Sunday, November 10, 2013

Guide Shoppers on Store Tours

A Mobile Marketer post this week recommended organizing store merchandise into theme areas. That advice is consistent with the current approach to retailing as entertainment. Moreover, themes are a classic tactic in store design. Researchers at Saint Joseph’s University found the following four themes to have been especially successful over the years:
  • Foreign country. Restaurants are the most ready examples. Those featuring Mexican food look different from those serving Italian food, and when executed at the best, even different from restaurants serving Tex-Mex. 
  • Nature. Scheels and Bass Pro Shops showcase animals and landscapes. 
  • Cyberspace. The Apple Stores show off information and communications technologies. 
  • Spirituality. Spas and alternative healing centers incorporate abstract themes. 
     Under the leadership of Marvin S. Traub as chairman and chief executive officer, Bloomingdale’s mounted a series of themed promotional events which attracted both footsteps and publicity.
     Here are what, from a consumer psychology perspective, I see as important factors:
  • Care about the showmanship. Mr. Traub’s “Come to China” event included an entire Cantonese farmhouse at the flagship Manhattan store and rare Chinese decorative items at fourteen other Bloomingdale’s. Mr. Traub was indeed a retailing showman. His New York Times obituary says that when he began his career at Bloomindale’s in the 1950s, he’d pump up business by pretending to be a customer thrilled about the store merchandise.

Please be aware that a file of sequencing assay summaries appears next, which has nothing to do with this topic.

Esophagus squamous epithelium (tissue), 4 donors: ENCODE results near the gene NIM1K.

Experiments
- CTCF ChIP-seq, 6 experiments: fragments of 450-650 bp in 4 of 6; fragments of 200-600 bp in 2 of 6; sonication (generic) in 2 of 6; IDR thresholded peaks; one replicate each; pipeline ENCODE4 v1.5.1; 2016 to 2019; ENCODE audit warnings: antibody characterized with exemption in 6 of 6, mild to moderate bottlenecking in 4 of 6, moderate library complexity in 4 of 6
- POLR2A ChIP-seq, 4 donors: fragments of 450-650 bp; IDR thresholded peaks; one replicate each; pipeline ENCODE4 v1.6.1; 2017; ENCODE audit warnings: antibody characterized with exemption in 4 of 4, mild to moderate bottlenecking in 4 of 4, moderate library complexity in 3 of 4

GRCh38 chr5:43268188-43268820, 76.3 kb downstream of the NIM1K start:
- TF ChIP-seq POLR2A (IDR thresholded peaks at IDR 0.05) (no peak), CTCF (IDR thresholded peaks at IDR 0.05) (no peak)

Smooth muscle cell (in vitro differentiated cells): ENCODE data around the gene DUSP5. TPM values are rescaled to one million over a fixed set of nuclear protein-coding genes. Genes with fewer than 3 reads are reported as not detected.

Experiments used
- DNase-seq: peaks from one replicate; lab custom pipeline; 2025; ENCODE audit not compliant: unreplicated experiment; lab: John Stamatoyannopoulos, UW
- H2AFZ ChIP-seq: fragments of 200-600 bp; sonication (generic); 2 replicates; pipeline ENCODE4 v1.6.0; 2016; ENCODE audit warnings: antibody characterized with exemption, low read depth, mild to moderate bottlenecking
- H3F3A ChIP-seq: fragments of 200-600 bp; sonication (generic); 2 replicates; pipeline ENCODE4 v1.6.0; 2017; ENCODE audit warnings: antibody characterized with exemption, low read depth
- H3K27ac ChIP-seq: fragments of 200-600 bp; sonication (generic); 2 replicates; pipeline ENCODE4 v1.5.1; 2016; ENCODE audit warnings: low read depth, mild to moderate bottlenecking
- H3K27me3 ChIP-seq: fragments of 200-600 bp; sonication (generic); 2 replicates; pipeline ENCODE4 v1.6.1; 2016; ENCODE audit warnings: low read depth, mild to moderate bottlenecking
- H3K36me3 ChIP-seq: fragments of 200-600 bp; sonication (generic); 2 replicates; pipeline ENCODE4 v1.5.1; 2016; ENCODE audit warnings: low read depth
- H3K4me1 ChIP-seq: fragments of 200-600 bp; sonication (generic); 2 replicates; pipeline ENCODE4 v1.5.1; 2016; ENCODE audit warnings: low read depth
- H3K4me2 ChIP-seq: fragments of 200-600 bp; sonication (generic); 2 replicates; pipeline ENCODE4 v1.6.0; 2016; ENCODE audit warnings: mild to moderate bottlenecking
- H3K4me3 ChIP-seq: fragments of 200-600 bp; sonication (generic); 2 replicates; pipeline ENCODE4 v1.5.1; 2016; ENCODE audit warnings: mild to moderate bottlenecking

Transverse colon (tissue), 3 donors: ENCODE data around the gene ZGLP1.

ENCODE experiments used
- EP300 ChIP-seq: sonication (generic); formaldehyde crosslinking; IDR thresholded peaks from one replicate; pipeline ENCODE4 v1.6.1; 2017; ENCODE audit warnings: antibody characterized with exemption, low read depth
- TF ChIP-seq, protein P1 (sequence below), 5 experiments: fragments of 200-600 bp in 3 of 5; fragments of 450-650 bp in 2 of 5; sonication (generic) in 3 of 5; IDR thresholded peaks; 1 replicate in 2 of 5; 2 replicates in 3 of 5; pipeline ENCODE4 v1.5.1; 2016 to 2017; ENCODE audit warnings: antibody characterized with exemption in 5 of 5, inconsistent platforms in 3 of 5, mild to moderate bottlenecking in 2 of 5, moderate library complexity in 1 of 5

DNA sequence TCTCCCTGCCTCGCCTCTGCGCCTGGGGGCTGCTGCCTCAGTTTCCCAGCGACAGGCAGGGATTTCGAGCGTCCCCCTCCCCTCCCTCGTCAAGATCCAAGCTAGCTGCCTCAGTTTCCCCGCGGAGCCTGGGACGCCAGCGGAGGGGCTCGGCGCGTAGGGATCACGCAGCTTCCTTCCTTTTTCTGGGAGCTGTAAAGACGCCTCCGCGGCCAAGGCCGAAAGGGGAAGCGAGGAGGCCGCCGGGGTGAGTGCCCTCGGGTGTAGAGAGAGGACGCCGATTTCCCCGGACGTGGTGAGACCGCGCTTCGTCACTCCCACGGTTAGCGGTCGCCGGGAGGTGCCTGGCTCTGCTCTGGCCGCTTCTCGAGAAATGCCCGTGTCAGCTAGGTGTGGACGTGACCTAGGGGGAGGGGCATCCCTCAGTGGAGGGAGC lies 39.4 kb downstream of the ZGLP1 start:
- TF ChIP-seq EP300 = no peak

• Care about the people. Have your staff dress to fit. Invite appropriate guests. At an event commemorating America’s Bicentennial year, Mr. Traub escorted Queen Elizabeth II and Prince Phillip through a display of Wedgwood china and reproductions of English antique furniture. 
  • Care about the souvenirs. Have themed items shoppers can take with them to serve as reminders of the event and of your store. Bloomingdale’s became known for designer shopping bags. One by artist Jonah Kinigstein was based on French tarot cards in red, black, and white. 
     The Mobile Marketer piece goes on to suggest that, to make the most of the themed areas, salespeople should play the role of tour guides.
     I like that metaphor: A good tour guide never answers a “Where do I find…?” question by pointing. Instead the tour guide walks the client to the place. A good tour guide realizes that even though she’s heard the same question many times before from a guest, for the guest, this may be the first time asking this question, so it deserves an enthusiastic, not labored, answer.

Click below for more: 
Theme Like You Care 
Analyze Your Visual Merchandising Design

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